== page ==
Analysis of SVR model
In terms of calibration effect, the accuracy of the VIP and GRA were relatively close, and both R_{c}^{2} were bigger than 0.64. The SPA did not show strong fitting effect, with the lowest R_{c}^{2} (0.581) and highest RMSE_{C} (0.126). The validation results were similar to the calibration results, and the VIP was only slightly higher than the GRA in prediction accuracy while the SPA had the worst. Raw-SVR model had the worst performance. In summary, the R_{P}^{2}/R_{c}^{2} of the SVR models based on the three variable selection methods were all close to 1, indicating that the SVR models had good robustness (Wang et al., 2018b).
Analysis of RF model
Raw-RF model had the lowest accuracy among the four RF models. According to the accuracy of comprehensive calibration and validation, all the three selection RF models achieved good effects (R_{c}^{2} > 0.7) and the RPD reached up to 1.949, 1.895, and 2.299, respectively. The respective R_{P}^{2}/R_{c}^{2} of the three selection models were 0.9961, 0.9853 and 0.9725, indicating that there was neither over-fitting nor under-fitting. Therefore, it can be concluded that the RF algorithm had excellent robustness and predictive ability.
Comprehensive evaluation and analysis of the model
Figure 9 shows the performance of the validation models. The estimation accuracy of the models was improved in varying degrees using three variable selection methods, and the values of R_{P}^{2} were improved by 0.1 or more. It is interesting that the choice of the different variable selection methods had less difference on model precision. The mean value of RPD of VIP, GRA, and SPA were 1.758, 1.726, and 1.903, respectively. It can be seen from Fig. 10 that the performance of the three selected methods is VIP > GRA > SPA while the mean value of the RPD is not obviously different.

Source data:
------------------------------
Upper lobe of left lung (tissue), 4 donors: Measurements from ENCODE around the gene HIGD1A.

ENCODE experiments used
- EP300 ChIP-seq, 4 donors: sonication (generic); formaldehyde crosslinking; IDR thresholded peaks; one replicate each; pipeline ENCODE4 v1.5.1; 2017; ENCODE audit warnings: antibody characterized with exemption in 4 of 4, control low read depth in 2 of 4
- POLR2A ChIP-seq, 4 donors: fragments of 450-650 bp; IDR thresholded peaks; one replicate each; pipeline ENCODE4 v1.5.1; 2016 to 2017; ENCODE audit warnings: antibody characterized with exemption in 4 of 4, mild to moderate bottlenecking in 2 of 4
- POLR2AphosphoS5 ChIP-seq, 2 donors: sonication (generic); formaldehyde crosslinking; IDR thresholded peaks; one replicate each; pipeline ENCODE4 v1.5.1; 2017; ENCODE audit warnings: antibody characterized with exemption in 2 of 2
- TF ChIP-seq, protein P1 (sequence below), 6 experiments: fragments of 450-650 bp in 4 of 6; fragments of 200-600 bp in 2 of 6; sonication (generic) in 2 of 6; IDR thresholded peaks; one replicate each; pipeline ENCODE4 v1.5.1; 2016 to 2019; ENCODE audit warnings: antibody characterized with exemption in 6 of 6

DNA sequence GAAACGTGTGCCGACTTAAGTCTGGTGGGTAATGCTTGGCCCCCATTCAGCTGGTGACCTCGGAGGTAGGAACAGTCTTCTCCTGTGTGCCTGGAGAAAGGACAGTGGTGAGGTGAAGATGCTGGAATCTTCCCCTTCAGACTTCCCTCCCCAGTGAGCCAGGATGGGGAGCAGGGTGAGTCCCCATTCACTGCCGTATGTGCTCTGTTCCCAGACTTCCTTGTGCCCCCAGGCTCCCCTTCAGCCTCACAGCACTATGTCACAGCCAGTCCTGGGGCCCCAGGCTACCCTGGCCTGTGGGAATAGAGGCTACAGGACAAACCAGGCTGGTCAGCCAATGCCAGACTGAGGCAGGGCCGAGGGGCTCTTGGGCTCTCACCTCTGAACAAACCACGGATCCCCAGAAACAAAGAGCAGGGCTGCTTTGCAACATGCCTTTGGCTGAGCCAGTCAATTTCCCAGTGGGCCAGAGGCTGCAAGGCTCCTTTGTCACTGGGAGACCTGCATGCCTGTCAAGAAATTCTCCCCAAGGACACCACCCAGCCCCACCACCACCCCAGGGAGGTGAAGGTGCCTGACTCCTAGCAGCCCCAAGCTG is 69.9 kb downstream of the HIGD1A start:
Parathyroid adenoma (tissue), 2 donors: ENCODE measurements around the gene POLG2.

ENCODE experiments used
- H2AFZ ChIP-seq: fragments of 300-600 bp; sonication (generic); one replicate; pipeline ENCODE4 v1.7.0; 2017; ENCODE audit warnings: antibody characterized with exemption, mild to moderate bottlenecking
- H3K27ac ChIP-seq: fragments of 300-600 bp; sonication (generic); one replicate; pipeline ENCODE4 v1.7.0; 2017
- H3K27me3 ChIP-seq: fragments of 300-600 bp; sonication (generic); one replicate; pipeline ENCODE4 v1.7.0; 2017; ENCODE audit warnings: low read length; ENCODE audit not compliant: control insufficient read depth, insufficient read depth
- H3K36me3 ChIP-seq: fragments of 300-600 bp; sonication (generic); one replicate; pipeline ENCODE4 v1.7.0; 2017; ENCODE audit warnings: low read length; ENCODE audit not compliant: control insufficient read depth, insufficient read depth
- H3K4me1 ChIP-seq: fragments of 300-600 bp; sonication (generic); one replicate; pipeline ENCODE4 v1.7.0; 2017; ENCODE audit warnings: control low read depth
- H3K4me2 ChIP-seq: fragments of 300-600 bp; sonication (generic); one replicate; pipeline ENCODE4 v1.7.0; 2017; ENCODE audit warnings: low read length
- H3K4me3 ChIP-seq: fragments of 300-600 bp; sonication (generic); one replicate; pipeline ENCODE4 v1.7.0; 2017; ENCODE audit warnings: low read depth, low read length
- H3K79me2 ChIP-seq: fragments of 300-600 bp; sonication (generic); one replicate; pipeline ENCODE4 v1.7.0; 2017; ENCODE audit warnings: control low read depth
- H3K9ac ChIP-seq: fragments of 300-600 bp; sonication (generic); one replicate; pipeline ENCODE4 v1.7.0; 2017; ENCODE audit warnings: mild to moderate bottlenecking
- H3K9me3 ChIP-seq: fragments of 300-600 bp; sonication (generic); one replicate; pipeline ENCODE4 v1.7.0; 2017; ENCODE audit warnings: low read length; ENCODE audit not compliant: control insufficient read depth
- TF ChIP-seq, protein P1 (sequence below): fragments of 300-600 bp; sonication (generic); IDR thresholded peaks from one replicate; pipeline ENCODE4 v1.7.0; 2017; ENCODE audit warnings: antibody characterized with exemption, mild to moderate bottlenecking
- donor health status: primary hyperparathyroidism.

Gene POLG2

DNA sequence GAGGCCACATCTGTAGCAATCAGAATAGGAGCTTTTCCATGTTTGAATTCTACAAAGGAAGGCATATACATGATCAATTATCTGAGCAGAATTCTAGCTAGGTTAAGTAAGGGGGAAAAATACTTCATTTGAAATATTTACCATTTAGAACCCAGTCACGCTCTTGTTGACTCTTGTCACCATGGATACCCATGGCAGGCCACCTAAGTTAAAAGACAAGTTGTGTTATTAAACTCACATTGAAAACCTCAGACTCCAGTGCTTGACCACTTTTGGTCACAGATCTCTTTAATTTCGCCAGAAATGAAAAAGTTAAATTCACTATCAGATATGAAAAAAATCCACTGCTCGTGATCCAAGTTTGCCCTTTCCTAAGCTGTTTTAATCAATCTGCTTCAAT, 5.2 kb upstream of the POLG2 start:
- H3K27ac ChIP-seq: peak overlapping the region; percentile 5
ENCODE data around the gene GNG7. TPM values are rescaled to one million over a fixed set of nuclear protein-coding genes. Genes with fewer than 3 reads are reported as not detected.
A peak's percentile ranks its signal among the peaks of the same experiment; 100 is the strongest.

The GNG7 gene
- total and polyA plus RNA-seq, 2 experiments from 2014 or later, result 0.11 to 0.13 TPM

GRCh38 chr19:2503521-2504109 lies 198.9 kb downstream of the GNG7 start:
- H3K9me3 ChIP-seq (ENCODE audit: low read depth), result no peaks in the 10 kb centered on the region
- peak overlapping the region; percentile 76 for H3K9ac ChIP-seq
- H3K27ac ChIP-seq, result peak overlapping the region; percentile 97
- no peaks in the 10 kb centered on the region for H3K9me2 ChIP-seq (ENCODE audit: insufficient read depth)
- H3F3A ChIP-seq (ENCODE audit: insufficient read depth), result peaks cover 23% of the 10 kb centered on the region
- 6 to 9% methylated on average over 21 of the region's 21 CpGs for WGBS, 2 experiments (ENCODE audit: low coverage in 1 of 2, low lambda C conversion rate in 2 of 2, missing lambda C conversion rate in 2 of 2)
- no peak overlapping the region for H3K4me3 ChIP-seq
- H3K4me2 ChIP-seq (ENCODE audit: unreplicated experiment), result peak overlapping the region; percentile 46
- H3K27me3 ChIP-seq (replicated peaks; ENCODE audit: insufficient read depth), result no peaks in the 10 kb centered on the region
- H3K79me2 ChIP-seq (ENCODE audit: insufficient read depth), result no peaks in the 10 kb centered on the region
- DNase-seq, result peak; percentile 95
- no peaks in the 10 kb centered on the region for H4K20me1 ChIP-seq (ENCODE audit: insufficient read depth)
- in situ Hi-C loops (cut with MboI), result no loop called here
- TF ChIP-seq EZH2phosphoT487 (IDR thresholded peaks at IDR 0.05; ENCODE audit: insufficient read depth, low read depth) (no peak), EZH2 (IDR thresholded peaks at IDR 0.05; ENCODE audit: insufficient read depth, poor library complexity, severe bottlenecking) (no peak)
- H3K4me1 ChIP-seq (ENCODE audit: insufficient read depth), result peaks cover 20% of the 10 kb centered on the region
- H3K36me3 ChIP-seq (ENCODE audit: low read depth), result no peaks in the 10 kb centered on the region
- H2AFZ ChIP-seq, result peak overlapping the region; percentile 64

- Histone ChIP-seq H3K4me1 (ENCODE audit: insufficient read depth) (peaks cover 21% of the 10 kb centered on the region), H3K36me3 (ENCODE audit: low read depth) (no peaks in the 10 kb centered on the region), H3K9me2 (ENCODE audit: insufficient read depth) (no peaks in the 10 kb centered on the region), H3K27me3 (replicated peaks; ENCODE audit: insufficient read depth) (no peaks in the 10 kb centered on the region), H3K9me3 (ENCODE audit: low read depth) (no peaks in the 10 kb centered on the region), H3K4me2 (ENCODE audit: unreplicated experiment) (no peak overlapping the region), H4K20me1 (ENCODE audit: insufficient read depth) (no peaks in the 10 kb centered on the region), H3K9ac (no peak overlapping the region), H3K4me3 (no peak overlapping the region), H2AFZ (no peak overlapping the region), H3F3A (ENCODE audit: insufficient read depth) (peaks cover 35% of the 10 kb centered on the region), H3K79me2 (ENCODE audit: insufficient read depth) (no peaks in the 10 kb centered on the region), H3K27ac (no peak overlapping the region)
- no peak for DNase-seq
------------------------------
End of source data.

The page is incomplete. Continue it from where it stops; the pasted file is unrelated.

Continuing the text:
On the premise of the same variable selection method, different machine learning algorithms demonstrated significant differences in the model prediction accuracy. The mean value of the RPD of RF, BPNN and SVR were 2.048, 1.755 and 1.566, respectively. Three RF models displayed high prediction accuracy, while the BPNN models under-fitting and SVR models low prediction accuracy.
Figure 11 shows a comparison between the estimation results of the nine variable selection models and the measured values. The RPD values of all the nine models were bigger than 1.4, suggesting that all models had the ability to quantitatively estimate SSC. The VIP-RF was the model with the best prediction performance (RPD = 2.299), and its validation dataset points were well distributed on both sides of 1:1 line. In addition, the selection of model regression method has a greater impact than that of the variable selection method on the prediction accuracy of SSC.
Discussion